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come, property, and commer- people of Ireland are now taxed cial transactions, because these with undue comparative severity, fall more heavily on Great one of the following methods of

Britain and less on Ireland. redress must be adopted :This Mr Childers only cites to Either the erection of a separate dismiss as bearing its own con Parliament and Exchequer in Iredemnation.

land, unfettered as to financial ex2. The reduction of customs and pedients; excise duties in Ireland, so

Or the reduction on rates of that all commodities consumed duty levied in Ireland, with its there should be free except necessary concomitant in the case of whisky and toms barrier between the two beer, which might still be islands; lightly taxed.

Or the payment out of the This also Mr Childers condemns, Imperial Exchequer of 2 milholding—unlike his colleagues the lions or more, to be dispensed by O'Connor Don and others that some Irish board for the benefit the revival of custom-house bar- of Irish railways. riers between the two islands is The first has been condemned utterly inadmissible.

by the people of the United King3. The payment, by way of dom by the return of a Unionist

"compensation," to Ireland for majority of 150 votes.
—to begin with a period of The second is contrary to the
fifteen years of 24 millions whole policy of the present cen-
per annum, being the ad- tury. Mr Gladstone in his Home
justed amount which he con Rule Bill of 1886, while leaving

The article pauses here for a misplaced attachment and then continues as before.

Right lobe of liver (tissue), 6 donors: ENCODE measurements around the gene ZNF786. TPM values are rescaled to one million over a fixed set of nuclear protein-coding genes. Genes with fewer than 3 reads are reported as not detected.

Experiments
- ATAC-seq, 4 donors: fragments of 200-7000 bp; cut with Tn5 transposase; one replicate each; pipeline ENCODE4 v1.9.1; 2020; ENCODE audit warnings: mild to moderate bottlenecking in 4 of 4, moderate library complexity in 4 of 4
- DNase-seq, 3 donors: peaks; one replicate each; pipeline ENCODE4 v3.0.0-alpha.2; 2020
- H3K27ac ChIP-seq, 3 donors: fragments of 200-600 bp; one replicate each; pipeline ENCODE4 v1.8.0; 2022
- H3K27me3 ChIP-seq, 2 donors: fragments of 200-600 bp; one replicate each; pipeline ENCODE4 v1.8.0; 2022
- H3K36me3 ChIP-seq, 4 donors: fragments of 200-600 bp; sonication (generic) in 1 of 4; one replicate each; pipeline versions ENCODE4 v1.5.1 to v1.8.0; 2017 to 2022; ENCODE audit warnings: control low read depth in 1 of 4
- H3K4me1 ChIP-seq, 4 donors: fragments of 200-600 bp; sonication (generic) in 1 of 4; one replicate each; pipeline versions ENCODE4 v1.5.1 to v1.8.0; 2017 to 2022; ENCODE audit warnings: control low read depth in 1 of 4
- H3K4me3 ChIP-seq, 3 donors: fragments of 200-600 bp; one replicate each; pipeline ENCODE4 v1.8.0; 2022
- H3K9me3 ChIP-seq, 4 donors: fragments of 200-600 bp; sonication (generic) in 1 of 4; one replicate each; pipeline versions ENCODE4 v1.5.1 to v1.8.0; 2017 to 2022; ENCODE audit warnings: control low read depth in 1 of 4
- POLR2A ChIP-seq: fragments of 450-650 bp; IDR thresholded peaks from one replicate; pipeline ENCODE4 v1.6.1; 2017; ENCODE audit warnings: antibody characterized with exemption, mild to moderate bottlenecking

siders Ireland is now provid- to the Irish Parliament the right
ing in excess of what she to levy other taxes, expressly re-
ought to provide under the served all power over customs and

theory of “taxable capacity.” excise to the Imperial Parliament, Strange as it may appear—as it so as to avoid the very evil Lord has appeared to his colleagues— Farrer and others are ready to Mr Childers emphatically recom accept. Again, in the Home Rule mends this last alternative. Some Bill of 1893 the same policy was authority must be found to ad- followed because he was “not preminister this gigantic dole, some pared to face a very inexpedient objects on which it is to be spent. and very inconvenient system of On the former point no indication different sets of trade laws." is given ; but as to the latter, the The third is supported by Mr leading suggestion is that the Childers alone, and will surely money should be applied in com be rejected by public opinion as pensation to the railway com- dangerous and grotesque. panies for reducing very largely Having now laid side by side —by not less than one-half—the the remedies that the members of rates for passengers and goods this Commission have discovered over the Irish railways. Irish- for an alleged wrong, it is time men, rich or poor, are to travel

to see

on what grounds it is half-price at the cost of English- asserted that this wrong has any men and Scotchmen, poor or rich! real existence. Bearing continuThe position, therefore, at which ally in mind that the object of we have arrived under the guidance this paper is to place in briefest of the Commission is, that if the form before the reader facts and

arguments buried deep in a thou- details from later Parliamentary sand folio pages, we shall collect papers have also been included. from all the reports and papers Once again let it be stated that presented with sufficient author- the thing to be ascertained is, ity to the Commission such facts whether the Irish O D is unas are necessary for him to form duly taxed as compared with the an independent judgment. Similar British A B.